The Ashburton Guardian, THURSDAY, OCTOBER 14, 1880. New Zealand Exhibition.
One of the greatest events that has taken place in the Southern Hemisphere during the last ten years is the opening of the Melbourne Exhibition. Many years ago the late Prince Consort took an active part in the inauguration of the exhibition movement, and to its influence may be traced much of the progress that has been made in arts, science, and manufacture. Every country of consequence in the industrial world followed in the train of England, and held its exhibition, and these exhibitions became to the world a sort of object lesson, the teachings of which have benefitted every nation that cared to take a place in the procession of progress. These exhibitions spread knowledge to a far greater and more useful extent than any other agency can possibly do, and the result is that, while for a time England was the “ world’s work-shop,” and netted as such almost the whole manufacturing trade of creation, that abnormal state of things has been revolutionised, and she now finds herself struggling, not very successfully, for the mastery, and entering into competition with America and the leading Continental nations for the premier position as the world’s industrial centre. She is not now what she was once in the matter of manufacture ; or rather though we would be the last to allow that even in one iota her right hand has lost her cunning or her left hand her skill, her compters have not been idle, and the “ world’s work-shop ” is no longer one establishment hammering away on a “ tight little island ” in the North Sea, hut a multiplicity _ of establishments, the greatest of which doubtless is in the New Land that was peopled from the shores of that same island, whose people speak England’s language, and owe their success doubtless to the qualities they inherited from their fathers of the sea-girt land. America was not long in taking up the parable of England, and her exhibitions have-been regularly recurring, spreading technical knowledge, and letting loose the springs of industry, and developing the almost exhaustless resources of that splendid continent. To the exhibitions alone no one will think of attributing America’s rapid forward strides, for without the elements of success inherent in herself, no exhibition under the sun would have made her what she is. But it cannot be denied that the lessons her people learned at England’s shows, and those her own exhibitions taught—-
showing to herself her own progress made and giving an impetus to further improvement—were powerful agencies in aiding her. Victoria and New South Wales are following the example of their mother and sister countries, and are making efforts to place before the world a knowledge of their natural wealth, and the vast progress they have made in the short period they have been in existence as colonies. Their exhibitions have doubtless been costly, but their benefit to the trade and commerce of the colonies will be incalculable. It is astonishing how little of the southern colonies is known either by Englishmen and Americans, and amusing instances of ignorance even of Australasian geography on the part of men holding positions at Home that would entitle them to some respect as well-informed people, are ever occurring. We have sent home immigration agents who have been, to use “ Captain ” Barry’s phrase “ a crackin’ up of the colony,” but we shall reap but little practical benefit from those “crackins up ” unless capitalists have something more to rely upon than the not always judicious or even accurate statements of paid agents. An international exhibition held in New Zealand would, we contend, supply this information, if the colony could see its way, say within the next two or three years to hold it. Less advantage was taken of the Sydney Exhibition by this colony than it might have done, and even the Melbourne Exhibition has not been utilised to its full extent. One held on our own ground would put us on our mettle, we would do our utmost to make it a complete panorama of what our colony is worth, showing all its wealth and its great resources yet undeveloped, and we could not fail to be visited by capitalists who are ever on the outlook for fresh fields for investment. The Local Industries Associations are doubtless doing good work-in their way, and we fancy an international exhibition ought to be the culuminating point of their labors. The subject is no new one, it has been mooted before, and in a degree the idea of an exhibition has been worked out, for the Industrial Exhibition at Christchurch was an unqualified success. We hope all the Chambers of Commerce in the colony will urge Parliament to move in the direction of bringing off an international exhibition that will do us credit. Regarding the usefulness of the Christchurch exhibition, the Local Industries Commission said “ They desired, before entering on details, to express their high sense of the value of the exhibition as a means of commending local industries strongly to the notice of the public, encouraging those who are engaged in them to persevere with renewed energy in their various pursuits, and demonstrating to others the advantages to be derived from the application of labor, ingenuity, and capital to developing those resources which Nature has so abundantly provided in New Zealand.”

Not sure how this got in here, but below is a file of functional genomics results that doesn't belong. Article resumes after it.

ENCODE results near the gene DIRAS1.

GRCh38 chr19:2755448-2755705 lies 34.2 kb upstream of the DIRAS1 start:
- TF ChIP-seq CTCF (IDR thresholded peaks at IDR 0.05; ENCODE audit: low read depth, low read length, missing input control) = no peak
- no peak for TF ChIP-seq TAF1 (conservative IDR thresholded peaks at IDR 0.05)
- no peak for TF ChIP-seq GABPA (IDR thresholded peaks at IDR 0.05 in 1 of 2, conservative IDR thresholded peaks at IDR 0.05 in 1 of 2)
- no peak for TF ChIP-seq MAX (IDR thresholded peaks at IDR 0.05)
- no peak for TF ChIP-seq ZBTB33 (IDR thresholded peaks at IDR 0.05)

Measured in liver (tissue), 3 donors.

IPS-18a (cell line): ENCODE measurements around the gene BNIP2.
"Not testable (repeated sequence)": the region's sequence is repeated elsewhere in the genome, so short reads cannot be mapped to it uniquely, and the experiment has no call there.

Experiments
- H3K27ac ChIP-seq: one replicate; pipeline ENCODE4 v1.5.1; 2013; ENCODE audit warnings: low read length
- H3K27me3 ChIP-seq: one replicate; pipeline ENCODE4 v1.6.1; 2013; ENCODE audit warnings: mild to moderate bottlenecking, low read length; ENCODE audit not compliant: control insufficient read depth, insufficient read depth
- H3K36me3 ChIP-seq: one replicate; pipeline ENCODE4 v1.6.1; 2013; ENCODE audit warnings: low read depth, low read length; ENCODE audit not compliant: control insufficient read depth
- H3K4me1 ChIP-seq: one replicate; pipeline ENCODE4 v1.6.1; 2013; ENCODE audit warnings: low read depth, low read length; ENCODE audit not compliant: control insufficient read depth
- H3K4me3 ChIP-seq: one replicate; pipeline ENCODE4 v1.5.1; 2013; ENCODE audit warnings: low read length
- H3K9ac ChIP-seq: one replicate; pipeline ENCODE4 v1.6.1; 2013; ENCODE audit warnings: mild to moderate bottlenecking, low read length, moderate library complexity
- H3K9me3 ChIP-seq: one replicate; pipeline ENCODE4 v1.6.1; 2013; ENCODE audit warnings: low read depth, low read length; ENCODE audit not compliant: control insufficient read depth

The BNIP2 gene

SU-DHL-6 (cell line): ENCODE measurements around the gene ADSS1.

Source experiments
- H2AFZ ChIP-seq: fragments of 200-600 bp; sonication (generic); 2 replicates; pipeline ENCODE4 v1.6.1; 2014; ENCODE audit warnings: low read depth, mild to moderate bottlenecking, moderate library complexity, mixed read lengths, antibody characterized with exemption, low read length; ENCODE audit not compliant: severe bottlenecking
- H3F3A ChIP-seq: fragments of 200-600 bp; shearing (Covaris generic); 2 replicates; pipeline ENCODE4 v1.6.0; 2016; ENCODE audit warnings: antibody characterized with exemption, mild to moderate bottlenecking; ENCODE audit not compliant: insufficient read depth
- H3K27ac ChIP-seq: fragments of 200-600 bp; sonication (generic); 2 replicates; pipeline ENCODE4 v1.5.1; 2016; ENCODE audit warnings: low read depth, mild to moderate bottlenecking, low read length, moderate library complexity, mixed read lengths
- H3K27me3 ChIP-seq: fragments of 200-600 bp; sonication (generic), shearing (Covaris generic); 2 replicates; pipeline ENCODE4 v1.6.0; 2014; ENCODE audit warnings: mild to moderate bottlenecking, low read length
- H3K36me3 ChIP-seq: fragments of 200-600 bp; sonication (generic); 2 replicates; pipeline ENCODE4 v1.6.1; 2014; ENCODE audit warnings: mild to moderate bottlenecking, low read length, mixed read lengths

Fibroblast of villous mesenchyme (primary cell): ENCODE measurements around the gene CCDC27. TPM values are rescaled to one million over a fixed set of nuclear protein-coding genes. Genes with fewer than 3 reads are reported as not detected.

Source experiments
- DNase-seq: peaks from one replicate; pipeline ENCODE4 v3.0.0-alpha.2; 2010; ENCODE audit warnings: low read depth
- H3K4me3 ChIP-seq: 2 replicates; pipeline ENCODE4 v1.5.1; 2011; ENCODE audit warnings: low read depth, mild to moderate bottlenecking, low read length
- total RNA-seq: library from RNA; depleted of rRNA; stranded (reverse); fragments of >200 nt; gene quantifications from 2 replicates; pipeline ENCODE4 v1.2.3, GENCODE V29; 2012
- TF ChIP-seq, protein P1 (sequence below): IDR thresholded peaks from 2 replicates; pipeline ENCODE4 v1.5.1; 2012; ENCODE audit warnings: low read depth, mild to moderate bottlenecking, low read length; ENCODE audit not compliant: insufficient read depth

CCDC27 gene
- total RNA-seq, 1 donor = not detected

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Ashburton Guardian, Ashburton Guardian, Volume 2, Issue 166, 14 October 1880
The Ashburton Guardian, THURSDAY, OCTOBER 14, 1880. New Zealand Exhibition. Ashburton Guardian, Volume 2, Issue 166, 14 October 1880
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